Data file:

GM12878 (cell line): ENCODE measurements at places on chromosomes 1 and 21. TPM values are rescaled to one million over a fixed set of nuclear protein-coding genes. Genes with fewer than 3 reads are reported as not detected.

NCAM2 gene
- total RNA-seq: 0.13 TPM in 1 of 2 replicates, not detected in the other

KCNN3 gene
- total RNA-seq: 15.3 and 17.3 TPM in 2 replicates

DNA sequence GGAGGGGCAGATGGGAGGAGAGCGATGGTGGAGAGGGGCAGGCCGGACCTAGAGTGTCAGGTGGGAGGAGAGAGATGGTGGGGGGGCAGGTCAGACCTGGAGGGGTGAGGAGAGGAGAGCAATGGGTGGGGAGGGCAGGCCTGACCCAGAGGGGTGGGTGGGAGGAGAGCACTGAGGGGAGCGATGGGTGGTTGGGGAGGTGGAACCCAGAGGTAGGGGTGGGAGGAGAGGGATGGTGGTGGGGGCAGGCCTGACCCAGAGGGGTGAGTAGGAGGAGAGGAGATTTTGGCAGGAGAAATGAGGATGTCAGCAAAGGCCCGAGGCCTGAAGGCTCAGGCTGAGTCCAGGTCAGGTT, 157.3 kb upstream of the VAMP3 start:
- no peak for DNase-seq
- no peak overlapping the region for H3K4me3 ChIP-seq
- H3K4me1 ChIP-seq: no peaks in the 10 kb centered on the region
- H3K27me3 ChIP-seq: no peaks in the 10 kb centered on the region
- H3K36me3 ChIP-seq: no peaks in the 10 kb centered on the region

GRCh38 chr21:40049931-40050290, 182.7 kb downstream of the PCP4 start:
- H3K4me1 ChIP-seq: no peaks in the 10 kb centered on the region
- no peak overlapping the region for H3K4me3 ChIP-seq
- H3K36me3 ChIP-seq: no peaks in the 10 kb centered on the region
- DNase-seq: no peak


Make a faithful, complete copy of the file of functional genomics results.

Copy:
GM12878 (cell line): ENCODE measurements at places on chromosomes 1 and 21. TPM values are rescaled to one million over a fixed set of nuclear protein-coding genes. Genes with fewer than 3 reads are reported as not detected.

NCAM2 gene
- total RNA-seq: 0.13 TPM in 1 of 2 replicates, not detected in the other

KCNN3 gene
- total RNA-seq: 15.3 and 17.3 TPM in 2 replicates

DNA sequence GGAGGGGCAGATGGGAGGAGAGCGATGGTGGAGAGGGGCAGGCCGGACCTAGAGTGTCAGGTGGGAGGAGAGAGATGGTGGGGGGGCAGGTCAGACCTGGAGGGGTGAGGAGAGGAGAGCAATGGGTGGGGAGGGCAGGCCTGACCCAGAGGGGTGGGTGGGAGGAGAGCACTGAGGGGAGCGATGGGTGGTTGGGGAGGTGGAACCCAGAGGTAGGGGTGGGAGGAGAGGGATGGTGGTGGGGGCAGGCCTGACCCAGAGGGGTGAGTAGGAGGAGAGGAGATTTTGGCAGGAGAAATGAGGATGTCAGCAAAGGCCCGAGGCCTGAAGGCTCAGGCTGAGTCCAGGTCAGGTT, 157.3 kb upstream of the VAMP3 start:
- no peak for DNase-seq
- no peak overlapping the region for H3K4me3 ChIP-seq
- H3K4me1 ChIP-seq: no peaks in the 10 kb centered on the region
- H3K27me3 ChIP-seq: no peaks in the 10 kb centered on the region
- H3K36me3 ChIP-seq: no peaks in the 10 kb centered on the region

GRCh38 chr21:40049931-40050290, 182.7 kb downstream of the PCP4 start:
- H3K4me1 ChIP-seq: no peaks in the 10 kb centered on the region
- no peak overlapping the region for H3K4me3 ChIP-seq
- H3K36me3 ChIP-seq: no peaks in the 10 kb centered on the region
- DNase-seq: no peak